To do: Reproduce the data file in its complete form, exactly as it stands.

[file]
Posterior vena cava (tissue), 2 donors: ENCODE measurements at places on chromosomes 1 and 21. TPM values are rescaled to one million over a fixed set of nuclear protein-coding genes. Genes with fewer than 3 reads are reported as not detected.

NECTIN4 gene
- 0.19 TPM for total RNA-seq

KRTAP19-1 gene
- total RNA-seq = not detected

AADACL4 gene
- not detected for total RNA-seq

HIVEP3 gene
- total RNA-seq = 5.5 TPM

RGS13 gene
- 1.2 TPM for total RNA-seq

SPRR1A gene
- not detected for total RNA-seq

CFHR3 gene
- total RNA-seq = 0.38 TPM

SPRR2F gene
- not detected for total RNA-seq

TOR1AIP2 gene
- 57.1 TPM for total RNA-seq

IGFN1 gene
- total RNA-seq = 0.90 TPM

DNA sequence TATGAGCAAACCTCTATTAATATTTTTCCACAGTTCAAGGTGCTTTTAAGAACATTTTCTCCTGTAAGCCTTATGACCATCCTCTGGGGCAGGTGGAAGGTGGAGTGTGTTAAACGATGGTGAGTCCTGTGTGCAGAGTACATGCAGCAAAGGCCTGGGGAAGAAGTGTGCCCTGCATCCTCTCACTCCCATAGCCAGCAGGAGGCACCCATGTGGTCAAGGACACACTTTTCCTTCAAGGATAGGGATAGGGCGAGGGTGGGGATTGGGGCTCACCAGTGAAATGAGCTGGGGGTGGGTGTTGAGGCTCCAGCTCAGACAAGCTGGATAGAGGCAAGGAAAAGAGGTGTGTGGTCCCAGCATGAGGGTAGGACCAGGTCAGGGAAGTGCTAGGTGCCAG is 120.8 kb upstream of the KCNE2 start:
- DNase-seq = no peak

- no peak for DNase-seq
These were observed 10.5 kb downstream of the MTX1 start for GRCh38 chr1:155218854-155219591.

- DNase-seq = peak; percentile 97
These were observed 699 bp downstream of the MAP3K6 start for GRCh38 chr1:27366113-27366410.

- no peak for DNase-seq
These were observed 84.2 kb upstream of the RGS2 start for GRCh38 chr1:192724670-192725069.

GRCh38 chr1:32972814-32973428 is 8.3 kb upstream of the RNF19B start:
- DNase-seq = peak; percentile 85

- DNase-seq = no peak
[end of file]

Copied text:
Posterior vena cava (tissue), 2 donors: ENCODE measurements at places on chromosomes 1 and 21. TPM values are rescaled to one million over a fixed set of nuclear protein-coding genes. Genes with fewer than 3 reads are reported as not detected.

NECTIN4 gene
- 0.19 TPM for total RNA-seq

KRTAP19-1 gene
- total RNA-seq = not detected

AADACL4 gene
- not detected for total RNA-seq

HIVEP3 gene
- total RNA-seq = 5.5 TPM

RGS13 gene
- 1.2 TPM for total RNA-seq

SPRR1A gene
- not detected for total RNA-seq

CFHR3 gene
- total RNA-seq = 0.38 TPM

SPRR2F gene
- not detected for total RNA-seq

TOR1AIP2 gene
- 57.1 TPM for total RNA-seq

IGFN1 gene
- total RNA-seq = 0.90 TPM

DNA sequence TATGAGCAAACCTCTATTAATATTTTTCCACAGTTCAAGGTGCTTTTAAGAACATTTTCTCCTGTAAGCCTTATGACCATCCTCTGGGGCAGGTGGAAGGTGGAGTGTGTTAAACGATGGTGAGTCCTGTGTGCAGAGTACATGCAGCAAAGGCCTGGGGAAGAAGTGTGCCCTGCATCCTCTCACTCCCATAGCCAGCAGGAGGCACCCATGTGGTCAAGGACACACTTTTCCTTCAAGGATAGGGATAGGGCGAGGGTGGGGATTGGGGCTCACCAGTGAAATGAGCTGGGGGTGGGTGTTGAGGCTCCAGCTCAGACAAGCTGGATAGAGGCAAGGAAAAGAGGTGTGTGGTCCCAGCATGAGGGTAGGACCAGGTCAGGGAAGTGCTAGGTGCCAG is 120.8 kb upstream of the KCNE2 start:
- DNase-seq = no peak

- no peak for DNase-seq
These were observed 10.5 kb downstream of the MTX1 start for GRCh38 chr1:155218854-155219591.

- DNase-seq = peak; percentile 97
These were observed 699 bp downstream of the MAP3K6 start for GRCh38 chr1:27366113-27366410.

- no peak for DNase-seq
These were observed 84.2 kb upstream of the RGS2 start for GRCh38 chr1:192724670-192725069.

GRCh38 chr1:32972814-32973428 is 8.3 kb upstream of the RNF19B start:
- DNase-seq = peak; percentile 85

- DNase-seq = no peak